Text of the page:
Deadpool, the latest comic book movie, is different enough from others in the genre and plays like a biting comedy on the expectations of superhero movies. Ryan Reynolds stars as Wade Wilson, a mercenary whose carefree lifestyle is turned upside down when he falls in love and, soon thereafter, learns he has late stage cancer. The good news is that he learns of a treatment that could cure him. The bad news is that the procedure grossly alters his appearance and turns him into Deadpool, an accelerated version of his already “messed up” persona.
It could be stated that Reynolds isn’t stretching here and is doing the same snarky, smartest-guy-in-the-room bit he’s been playing since Van Wilder. While Reynolds isn’t a talent on the level of Eddie Murphy, this is every bit as potent a comeback vehicle for its star as The Nutty Professor was for Murphy 20 years ago. Following a long list of severe flops like Green Lantern, The Change-Up, R.I.P.D. and last year’s Self/Less and Woman in Gold, it seemed that Reynolds’ super star ascension had permanently stalled. Oddly enough, Deadpool addresses his flops and even teases his acting abilities. There’s so much at stake for the actor with this movie, and Reynolds is so good in this that his tour de force performance has an additional resonance
It helps a great deal that it sports a villain so nasty that we love to hate him. Ed Skrein recently starred in the failed franchise spin-off The Transporter: Refueled but he’s top notch here; his Ajax is a threatening, vicious bully and I couldn’t wait for our “hero” to knock his block off. Not helping is the villain’s sidekick, played with no panache whatsoever by Gina Carano. The supporting characters from the X-Men universe are also totally unappealing.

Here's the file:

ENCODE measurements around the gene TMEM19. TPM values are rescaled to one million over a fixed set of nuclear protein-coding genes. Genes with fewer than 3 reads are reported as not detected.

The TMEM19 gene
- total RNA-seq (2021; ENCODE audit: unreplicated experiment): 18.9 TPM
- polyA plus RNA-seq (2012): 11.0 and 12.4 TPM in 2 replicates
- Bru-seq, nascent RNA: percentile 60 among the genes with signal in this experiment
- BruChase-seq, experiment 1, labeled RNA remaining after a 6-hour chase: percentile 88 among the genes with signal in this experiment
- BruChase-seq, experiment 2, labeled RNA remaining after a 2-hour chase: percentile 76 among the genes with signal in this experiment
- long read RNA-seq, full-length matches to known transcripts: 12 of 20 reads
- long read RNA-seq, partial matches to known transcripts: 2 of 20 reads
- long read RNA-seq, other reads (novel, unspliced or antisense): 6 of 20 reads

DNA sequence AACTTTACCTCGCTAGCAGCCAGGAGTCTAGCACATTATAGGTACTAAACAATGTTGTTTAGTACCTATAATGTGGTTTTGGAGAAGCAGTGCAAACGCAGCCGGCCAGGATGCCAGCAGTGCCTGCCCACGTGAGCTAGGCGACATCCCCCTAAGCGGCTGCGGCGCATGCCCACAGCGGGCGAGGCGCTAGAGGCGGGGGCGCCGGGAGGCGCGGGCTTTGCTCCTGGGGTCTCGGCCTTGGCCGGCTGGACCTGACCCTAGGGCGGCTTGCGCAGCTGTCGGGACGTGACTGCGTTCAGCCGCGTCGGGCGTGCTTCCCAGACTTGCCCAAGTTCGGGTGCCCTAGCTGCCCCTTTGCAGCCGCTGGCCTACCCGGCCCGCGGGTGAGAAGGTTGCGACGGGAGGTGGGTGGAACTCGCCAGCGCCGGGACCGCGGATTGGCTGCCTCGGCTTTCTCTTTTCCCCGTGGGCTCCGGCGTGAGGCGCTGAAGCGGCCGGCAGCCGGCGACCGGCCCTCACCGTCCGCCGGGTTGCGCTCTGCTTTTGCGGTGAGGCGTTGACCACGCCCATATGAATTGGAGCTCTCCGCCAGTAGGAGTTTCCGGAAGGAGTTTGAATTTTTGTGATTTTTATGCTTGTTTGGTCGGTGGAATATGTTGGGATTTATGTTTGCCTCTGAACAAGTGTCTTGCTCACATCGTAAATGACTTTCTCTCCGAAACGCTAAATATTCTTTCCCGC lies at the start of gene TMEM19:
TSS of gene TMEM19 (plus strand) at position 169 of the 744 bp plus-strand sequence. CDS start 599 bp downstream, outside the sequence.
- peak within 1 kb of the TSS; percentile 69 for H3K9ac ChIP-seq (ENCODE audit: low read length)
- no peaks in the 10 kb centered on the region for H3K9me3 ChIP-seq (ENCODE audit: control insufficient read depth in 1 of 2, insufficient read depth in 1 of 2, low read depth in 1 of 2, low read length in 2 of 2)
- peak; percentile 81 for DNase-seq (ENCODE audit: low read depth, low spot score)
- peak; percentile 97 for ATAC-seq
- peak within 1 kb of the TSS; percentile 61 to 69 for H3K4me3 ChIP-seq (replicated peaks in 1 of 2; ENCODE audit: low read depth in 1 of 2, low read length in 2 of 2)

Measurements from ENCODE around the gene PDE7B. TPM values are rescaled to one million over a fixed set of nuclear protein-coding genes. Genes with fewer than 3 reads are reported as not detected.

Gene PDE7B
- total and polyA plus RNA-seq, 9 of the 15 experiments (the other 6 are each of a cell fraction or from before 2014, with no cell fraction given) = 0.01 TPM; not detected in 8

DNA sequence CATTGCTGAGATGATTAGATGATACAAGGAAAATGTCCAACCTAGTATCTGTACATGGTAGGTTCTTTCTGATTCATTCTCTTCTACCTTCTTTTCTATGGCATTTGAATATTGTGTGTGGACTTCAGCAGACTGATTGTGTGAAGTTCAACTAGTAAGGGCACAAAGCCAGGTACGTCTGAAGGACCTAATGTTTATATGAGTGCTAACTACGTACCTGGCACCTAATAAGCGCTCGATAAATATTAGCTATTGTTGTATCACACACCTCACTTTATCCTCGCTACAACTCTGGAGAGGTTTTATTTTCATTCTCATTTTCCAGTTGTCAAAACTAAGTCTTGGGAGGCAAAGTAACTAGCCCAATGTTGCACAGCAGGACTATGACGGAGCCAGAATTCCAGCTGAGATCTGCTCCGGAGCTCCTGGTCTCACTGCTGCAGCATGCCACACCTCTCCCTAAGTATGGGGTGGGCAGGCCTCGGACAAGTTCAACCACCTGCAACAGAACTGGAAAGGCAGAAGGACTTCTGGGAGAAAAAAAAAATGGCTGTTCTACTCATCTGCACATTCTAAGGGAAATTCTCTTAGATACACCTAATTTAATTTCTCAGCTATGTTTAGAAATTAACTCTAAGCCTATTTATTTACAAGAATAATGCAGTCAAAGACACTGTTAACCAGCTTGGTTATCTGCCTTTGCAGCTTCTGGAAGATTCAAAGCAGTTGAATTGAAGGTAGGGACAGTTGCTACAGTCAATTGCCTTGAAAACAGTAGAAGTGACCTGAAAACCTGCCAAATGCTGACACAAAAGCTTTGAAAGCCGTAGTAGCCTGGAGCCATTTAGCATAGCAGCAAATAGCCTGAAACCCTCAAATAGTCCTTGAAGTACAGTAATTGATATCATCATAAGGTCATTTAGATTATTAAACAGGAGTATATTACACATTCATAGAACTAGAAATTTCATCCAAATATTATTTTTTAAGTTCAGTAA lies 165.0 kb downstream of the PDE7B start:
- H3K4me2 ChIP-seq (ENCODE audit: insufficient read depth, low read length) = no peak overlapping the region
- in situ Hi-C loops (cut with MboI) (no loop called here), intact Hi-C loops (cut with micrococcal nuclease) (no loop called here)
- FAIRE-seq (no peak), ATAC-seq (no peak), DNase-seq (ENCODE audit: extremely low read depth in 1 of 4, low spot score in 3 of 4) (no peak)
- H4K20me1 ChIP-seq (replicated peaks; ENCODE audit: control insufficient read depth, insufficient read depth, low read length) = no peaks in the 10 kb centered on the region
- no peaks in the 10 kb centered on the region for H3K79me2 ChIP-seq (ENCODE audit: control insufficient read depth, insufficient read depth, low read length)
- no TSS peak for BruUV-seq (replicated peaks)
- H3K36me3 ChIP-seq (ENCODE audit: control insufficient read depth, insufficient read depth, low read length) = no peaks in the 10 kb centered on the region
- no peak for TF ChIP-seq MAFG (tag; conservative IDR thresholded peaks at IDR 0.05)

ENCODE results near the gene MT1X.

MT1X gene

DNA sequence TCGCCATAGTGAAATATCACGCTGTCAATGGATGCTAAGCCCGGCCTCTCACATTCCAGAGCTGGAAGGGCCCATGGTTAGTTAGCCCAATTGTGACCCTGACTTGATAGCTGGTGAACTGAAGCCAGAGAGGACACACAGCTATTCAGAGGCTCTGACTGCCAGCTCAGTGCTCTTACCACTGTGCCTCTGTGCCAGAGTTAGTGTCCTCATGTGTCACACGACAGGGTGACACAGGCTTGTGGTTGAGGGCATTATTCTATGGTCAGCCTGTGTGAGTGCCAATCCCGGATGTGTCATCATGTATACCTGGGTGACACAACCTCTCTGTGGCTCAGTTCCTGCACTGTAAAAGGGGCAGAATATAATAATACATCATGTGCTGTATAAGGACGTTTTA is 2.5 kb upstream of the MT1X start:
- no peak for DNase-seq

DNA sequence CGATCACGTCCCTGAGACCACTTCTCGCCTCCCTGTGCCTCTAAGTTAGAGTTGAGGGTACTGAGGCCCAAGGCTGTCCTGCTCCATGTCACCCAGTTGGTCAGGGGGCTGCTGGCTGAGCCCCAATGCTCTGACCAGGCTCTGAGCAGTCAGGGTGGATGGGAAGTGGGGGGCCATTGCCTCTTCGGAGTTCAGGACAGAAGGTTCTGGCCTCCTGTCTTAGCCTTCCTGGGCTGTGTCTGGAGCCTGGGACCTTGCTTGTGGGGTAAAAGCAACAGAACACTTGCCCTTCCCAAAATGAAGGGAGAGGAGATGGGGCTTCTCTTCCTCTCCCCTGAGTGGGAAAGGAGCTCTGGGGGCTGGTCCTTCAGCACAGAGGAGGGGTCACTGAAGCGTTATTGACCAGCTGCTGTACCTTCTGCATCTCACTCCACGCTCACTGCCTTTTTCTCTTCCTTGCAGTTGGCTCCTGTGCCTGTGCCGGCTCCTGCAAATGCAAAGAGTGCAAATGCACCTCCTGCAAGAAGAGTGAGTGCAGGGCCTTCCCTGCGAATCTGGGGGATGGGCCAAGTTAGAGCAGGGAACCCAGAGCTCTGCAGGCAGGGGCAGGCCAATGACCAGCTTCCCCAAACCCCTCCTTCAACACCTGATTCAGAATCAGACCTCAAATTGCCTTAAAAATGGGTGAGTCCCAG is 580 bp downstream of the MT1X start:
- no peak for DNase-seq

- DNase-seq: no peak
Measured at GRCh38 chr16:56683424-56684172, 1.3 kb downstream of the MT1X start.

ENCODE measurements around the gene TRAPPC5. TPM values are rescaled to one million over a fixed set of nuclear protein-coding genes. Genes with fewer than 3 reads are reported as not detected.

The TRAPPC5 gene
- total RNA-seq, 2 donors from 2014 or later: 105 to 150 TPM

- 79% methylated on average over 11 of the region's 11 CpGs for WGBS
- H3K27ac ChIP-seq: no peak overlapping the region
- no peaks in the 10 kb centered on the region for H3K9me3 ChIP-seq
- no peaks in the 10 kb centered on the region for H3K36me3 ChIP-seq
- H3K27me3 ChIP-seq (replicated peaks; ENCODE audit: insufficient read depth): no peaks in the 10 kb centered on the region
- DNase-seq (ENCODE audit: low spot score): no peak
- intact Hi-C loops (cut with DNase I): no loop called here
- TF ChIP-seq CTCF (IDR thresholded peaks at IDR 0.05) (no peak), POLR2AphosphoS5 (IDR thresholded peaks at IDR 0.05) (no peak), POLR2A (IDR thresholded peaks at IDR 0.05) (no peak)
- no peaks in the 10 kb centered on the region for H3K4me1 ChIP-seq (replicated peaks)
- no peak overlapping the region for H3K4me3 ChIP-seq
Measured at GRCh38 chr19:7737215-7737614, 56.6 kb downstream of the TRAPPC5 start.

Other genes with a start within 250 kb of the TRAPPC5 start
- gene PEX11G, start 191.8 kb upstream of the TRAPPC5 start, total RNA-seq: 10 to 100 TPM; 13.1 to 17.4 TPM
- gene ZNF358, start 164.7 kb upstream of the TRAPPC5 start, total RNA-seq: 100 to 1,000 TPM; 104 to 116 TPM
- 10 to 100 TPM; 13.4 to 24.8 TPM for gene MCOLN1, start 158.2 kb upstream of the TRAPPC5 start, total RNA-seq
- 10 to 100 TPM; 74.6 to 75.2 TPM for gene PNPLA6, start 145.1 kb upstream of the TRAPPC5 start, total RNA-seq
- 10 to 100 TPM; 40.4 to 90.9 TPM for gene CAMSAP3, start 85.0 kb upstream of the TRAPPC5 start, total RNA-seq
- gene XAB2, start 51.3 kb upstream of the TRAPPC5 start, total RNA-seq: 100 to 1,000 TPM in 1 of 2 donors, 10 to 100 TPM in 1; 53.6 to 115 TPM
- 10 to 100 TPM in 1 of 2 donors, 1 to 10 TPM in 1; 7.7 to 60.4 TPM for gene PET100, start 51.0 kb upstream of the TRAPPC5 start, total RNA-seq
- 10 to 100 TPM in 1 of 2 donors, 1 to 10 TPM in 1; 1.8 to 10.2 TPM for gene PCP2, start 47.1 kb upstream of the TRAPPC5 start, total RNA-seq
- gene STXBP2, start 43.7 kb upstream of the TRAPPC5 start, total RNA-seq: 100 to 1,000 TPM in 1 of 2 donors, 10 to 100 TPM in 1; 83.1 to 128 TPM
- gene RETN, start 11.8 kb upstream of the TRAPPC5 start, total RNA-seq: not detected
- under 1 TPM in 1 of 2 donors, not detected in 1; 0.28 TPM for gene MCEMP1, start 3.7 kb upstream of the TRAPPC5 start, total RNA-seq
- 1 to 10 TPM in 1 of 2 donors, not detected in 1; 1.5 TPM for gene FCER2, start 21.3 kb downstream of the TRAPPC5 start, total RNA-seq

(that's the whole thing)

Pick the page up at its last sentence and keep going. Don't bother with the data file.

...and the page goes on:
Morena Baccarin gives the role of Deadpool’s girlfriend some surprising emotion, but the part is, when you think about it, fairly degrading. It was bold and funny of the movie to address how the studio short-changes the budget with the lack of more recognizable characters but the joke is almost too on the nose. What can you say about an X-Men movie that even Patrick Stewart won’t appear in?
My feelings towards Deadpool are conflicted but mostly on the positive side. Here’s a comic book movie spoof that successfully addresses the problem with this genre: too many of these movies are interchangeable and made in an indifferent manner. It’s also self-satisfied and visually ugly, with a narrative that’s unnecessarily presented out of sequence.
The action sequences are wow-inducing, shot and edited with energy but minus shaky-cam or incomprehensible staging. Scenes of Deadpool living with his blind neighbor are so absurd that they get laughs for pushing the idea as far as it could go. On the other hand, if any character here is a negative stereotype, it’s the Indian cab driver who gets more screen time than needed.
While the love story didn’t move me, the scenes of Deadpool’s painful transformation most certainly did; this section is so compelling and blends humor and horrific imagery to such striking effect that it elevates the movie. It also made me genuinely care about the title character, whose untouchable demeanor and childish sense of humor are a means of protecting himself.
The juvenile one-liners are hit and miss, but the numerous in-jokes, meta and otherwise, never feel forced. The gags at the top and very end of the film, mocking the opening and post-credits sequences of comic book movies, are refreshing. Conversely, the scenes that pay lip service to the X-Men timeline and push the comic book angle forward are the least interesting. Unlike the obnoxious Kick-Ass and Kingsmen: The Secret Service, this never forgets it’s a comedy and doesn’t transform into a subpar version of the very thing its spoofing.
Deadpool, the movie and the character, is always at its best when it’s giving a hearty middle finger to everyone: the bad guys, the good guys, franchise expectations and even the studio that financed this fierce little movie.